The CRF450L Rally, inspired by the Dakar race bike, would be easier to live with day-to-day but Honda will need to make a few changes.
When the CRF450L launched earlier this year, it was immediately clear that Honda (correctly) believed the popularity of two-wheeled overlanding and dual sport riding was and is on the rise. The 450L, after all, is a toned-down, road-legal version of the 450R trail bike; it’s a vessel capable of transport from one trail to another on paved public roads. The 450L’s most glaring problem is its range. Earlier this month, at EICMA, Honda rolled out the CRF450L Rally concept — a bike which should address all of the standard 450L’s problems, a bike too good to just be a concept.
The CRF450L Rally, as a whole, is inspired by the Dakar race bike and is in the same spirit as the already-in-production CRF250L Rally, but to be more rideable and comfortable to live with day-to-day Honda will need to make a few changes. The biggest issue Honda will have to tackle is the engine. Honda set service intervals for the 450L at every 600 miles. For a day-tripping trail bike that makes sense, seeing as how you can get a handful of off-road rides out of in between any major work. Sitting on the stand at EICMA the 450L Rally sported a five-ish gallon tank, more than double the standard bike’s fuel capacity. If Honda were to leave the engine as is, it would mean you’d have to service your bike about every third time the tank runs dry.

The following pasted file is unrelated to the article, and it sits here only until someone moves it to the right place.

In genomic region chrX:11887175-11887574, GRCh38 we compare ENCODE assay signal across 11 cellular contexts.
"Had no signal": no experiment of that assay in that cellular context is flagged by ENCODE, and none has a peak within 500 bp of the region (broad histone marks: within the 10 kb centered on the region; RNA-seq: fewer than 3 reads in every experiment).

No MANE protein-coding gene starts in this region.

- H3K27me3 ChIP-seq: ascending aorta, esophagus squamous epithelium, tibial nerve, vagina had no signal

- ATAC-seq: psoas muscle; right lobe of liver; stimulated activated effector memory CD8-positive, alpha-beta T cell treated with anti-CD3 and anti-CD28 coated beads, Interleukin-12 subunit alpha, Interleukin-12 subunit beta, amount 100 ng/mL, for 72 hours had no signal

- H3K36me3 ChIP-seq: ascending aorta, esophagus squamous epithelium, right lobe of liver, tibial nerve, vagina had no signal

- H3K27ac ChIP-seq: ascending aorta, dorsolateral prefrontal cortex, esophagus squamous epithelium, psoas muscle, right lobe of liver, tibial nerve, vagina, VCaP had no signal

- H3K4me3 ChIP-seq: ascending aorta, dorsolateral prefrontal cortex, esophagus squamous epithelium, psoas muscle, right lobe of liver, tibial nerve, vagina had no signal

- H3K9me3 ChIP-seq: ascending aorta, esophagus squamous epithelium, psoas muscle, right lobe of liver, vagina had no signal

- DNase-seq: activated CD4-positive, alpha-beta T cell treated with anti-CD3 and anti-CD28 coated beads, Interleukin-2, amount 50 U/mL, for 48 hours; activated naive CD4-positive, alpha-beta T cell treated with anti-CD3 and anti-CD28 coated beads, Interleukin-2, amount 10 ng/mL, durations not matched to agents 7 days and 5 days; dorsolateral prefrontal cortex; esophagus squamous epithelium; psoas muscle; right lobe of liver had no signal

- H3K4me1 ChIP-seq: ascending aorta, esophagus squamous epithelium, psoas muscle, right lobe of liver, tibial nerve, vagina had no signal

The rest of the 450L Rally Concept covers what’s needed for long distance riding, and does it well — a larger skid plate, toolbox and storage compartment, handguards, taller windscreen and an additional larger LCD readout for more detailed information on the bike. This isn’t some wild-eyed baseless concept; all it really needs is a more durable, reinforced motor. And if Honda is as smart as it seems they’ve already been hard at work solving that equation. Company execs and engineers are tight-lipped about prospects of the concept going into production, but we all know how that usually goes.
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